Thursday, April 13, 2017

Garlic Mustart Pulling Opportunities at the WVU Arboretum

It is certainly spring in Morgantown.  Here at WVU Core Arboretum, the spring ephemeral wildflowers are in full bloom!  Growing among our treasured native spring ephemerals, however, are some invasive plant species.  These invasive
species, if not controlled, threaten the future of the native plants that many people come here to appreciate.  Control typically involves removal of plants to keep invasive plant populations at a low, manageable level. 

Control of invasive species is a large, labor-intensive annual task here at the Arboretum, and we accomplish it largely through the efforts of volunteers.  Would you like to help us protect the future of native plants in the Arboretum by removing invasive species?

We are hosting several garlic mustard pulling events this spring, including these next week:  

Monday, April 17, at 10:00 a.m. to 1:00 p.m.
Tuesday, April 18, at 10:00 a.m. to 1:00 p.m.
Thursday, April 20, at 3:00 p.m. to 6:00 p.m.
Friday, April 21, at 3:00 p.m. to 6:00 p.m.

Please let me know ( if you plan to join and when you can help.  If you plan to arrive late, I can let you know where we will be.  All are welcome, so please share this with your friends and any groups to which you belong!  We will meet at the Arboretum parking lot.  Bags and gloves will be supplied.  Please wear clothes that you do not mind getting dirty.  Long pants are essential and long sleeves are a good idea.  Wear sturdy, closed-toe shoes.  It is not hard work (think weeding), but it does involve lots of walking through the woods and uneven terrain.

We will offer more opportunities in the future; this is just the start for the year!  If you have experience pulling garlic mustard and would like to schedule your own sessions at the Arboretum, let me know, and we can supply bags, gloves, publicity, etc.

Garlic mustard (Alliaria petiolata) is a plant in the Brassicaceae family (like broccoli, cabbage, cauliflower, kale, etc.) that was brought to the US many years ago as a plant used in food and medicine.  Although it is useful to people, the plant unfortunately escaped cultivation and invaded forest ecosystems.  It is capable of growing under the same environmental conditions as our spring ephemeral wildflowers, and it very effectively replaces them over time through direct competition for resources and release of chemicals that are toxic to other plant growth.  Garlic mustard is a biennial, meaning that each plant lives for two years.  The first year it exists aboveground as a basal rosette, a low circular patch of leaves without any real vertical stem.  During this first year of growth it accumulates resources and stores energy in a large root.  In early spring of its second year of growth, the plant quickly grows tall, leafy stems topped with heads of white flowers that produce very many seeds.  These seeds will sprout over the next several years, meaning that one plant causes many years of problems.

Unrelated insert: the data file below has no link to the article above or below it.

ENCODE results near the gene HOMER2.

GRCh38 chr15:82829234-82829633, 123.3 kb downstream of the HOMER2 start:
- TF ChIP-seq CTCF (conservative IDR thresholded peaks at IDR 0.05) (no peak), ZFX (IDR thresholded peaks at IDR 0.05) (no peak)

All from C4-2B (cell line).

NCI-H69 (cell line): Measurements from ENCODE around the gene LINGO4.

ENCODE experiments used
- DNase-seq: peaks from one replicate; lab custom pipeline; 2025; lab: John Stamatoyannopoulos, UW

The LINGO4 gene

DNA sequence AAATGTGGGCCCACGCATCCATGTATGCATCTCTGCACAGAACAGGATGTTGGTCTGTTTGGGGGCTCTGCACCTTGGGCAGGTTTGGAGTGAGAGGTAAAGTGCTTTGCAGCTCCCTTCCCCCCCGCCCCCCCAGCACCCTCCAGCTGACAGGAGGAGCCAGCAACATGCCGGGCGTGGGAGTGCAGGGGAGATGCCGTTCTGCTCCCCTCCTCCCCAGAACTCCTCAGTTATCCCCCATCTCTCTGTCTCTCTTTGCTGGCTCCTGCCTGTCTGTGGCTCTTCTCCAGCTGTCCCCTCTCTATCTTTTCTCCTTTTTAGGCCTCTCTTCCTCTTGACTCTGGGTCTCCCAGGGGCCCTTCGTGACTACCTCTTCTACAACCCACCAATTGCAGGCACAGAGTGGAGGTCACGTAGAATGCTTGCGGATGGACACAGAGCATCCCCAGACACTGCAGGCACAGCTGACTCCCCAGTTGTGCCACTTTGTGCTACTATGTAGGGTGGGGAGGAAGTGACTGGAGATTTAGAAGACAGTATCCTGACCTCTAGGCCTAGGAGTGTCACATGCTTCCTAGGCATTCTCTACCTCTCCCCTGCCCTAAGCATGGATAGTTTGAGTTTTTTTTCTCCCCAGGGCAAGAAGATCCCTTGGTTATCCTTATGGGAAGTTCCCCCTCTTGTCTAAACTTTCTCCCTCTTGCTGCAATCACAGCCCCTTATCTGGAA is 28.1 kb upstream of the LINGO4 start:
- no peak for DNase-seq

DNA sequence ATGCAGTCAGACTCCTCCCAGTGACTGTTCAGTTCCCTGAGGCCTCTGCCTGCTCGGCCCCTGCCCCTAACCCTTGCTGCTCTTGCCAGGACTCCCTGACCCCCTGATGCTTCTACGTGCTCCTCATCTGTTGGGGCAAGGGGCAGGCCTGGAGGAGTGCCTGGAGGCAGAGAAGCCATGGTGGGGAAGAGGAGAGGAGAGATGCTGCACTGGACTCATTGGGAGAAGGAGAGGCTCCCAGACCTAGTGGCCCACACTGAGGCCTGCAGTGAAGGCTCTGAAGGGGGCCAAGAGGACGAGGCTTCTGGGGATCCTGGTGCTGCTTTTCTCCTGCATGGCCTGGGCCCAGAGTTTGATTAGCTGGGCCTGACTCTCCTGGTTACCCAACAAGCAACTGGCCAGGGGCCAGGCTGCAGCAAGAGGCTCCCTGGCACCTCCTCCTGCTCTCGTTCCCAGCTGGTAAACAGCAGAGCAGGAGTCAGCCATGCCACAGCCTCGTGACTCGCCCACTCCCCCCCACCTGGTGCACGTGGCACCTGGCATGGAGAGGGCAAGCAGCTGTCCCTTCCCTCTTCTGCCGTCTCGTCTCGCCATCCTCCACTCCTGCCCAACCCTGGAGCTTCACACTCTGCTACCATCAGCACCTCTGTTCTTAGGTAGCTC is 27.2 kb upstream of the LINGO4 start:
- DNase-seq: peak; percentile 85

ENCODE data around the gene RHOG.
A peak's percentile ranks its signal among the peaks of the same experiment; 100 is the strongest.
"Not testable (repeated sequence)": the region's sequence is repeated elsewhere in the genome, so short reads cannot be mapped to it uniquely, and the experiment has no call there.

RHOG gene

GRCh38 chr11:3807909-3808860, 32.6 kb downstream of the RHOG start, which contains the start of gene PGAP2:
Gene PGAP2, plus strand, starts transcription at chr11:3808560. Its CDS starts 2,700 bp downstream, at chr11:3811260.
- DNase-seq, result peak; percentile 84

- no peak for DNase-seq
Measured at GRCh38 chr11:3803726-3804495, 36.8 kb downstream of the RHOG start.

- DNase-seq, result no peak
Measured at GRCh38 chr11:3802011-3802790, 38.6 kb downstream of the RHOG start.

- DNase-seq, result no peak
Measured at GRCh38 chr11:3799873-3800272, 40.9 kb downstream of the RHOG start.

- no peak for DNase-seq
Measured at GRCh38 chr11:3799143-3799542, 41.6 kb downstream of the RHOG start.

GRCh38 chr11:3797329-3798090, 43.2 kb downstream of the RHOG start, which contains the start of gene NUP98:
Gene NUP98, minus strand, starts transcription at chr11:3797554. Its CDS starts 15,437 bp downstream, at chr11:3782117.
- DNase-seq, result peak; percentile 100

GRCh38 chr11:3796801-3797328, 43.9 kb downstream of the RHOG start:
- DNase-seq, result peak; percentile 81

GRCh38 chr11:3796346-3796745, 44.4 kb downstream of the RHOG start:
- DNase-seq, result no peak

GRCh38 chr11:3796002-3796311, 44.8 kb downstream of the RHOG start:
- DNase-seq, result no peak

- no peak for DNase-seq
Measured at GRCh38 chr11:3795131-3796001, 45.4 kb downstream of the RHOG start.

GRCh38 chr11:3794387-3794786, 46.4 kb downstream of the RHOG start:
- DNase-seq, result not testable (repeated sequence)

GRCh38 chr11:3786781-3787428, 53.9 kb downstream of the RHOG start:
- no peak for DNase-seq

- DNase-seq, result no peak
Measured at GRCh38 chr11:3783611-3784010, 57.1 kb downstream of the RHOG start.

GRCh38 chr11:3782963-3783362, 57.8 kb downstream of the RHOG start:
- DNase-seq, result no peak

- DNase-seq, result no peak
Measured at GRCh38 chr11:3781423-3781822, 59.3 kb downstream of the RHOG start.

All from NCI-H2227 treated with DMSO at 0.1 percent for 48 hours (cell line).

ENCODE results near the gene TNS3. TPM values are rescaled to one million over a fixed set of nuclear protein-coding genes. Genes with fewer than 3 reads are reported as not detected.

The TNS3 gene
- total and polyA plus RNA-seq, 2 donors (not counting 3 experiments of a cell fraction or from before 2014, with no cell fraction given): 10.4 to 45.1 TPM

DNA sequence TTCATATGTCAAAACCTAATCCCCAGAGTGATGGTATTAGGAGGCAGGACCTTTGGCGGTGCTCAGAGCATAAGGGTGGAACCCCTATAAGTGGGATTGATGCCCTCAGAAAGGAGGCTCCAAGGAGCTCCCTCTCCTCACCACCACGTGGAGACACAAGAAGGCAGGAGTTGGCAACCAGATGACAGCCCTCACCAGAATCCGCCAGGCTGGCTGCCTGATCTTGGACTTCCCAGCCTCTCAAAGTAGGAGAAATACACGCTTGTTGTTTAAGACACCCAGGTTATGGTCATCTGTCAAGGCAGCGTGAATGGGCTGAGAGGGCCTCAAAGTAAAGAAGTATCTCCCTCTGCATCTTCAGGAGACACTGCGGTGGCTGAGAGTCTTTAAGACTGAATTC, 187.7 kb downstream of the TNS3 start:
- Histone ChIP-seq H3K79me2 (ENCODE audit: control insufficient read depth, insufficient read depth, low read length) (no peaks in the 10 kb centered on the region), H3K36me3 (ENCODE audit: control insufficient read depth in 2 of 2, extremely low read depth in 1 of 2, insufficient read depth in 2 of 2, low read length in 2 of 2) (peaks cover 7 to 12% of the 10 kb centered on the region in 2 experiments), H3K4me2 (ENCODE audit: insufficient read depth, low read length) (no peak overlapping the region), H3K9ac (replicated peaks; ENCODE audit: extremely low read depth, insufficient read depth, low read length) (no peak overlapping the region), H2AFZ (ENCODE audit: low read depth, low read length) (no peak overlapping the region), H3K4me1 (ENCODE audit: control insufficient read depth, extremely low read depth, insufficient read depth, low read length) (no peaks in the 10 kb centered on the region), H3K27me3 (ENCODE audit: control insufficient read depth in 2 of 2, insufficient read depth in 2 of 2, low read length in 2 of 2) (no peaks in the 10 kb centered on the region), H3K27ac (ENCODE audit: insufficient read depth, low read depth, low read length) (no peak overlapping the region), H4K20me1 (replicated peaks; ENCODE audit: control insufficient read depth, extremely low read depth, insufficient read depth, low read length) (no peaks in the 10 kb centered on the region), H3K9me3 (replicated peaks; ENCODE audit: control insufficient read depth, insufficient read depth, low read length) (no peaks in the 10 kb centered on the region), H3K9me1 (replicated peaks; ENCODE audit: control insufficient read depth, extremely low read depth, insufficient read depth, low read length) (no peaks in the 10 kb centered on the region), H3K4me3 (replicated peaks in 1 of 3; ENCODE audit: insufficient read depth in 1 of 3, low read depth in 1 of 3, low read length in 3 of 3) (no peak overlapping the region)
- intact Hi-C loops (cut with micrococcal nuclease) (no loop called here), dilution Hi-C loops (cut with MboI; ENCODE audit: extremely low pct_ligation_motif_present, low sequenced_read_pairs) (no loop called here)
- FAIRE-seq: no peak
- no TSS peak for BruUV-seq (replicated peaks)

The basal rosettes are pretty hard to locate, but the second-year, flowering plants are easily found once they start to get pretty tall.  These are the plants that we pull.  It is important to get the entire root, or it will just regrow (some people carry an old screwdriver or similar tool to dig around a bit and loosen them before pulling).  It is also important to remove all pulled plants from the premises and to do all pulling before the plants begin dropping seeds.  This means that we have a pretty tight window in which to work:  garlic mustard pulling season.  We try to be very thorough and remove all plants, but plants and roots are always missed and seeds are always being re-introduced, meaning that this is likely to be an annual event for a long time.  The task should diminish in size, however, as we slowly reduce the seed bank present in the soil.  We bag and remove all collected plants, and they are composted in a sacrificial area away from the Arboretum or disposed of in the municipal waste stream. 

Thank you!

Zach Fowler

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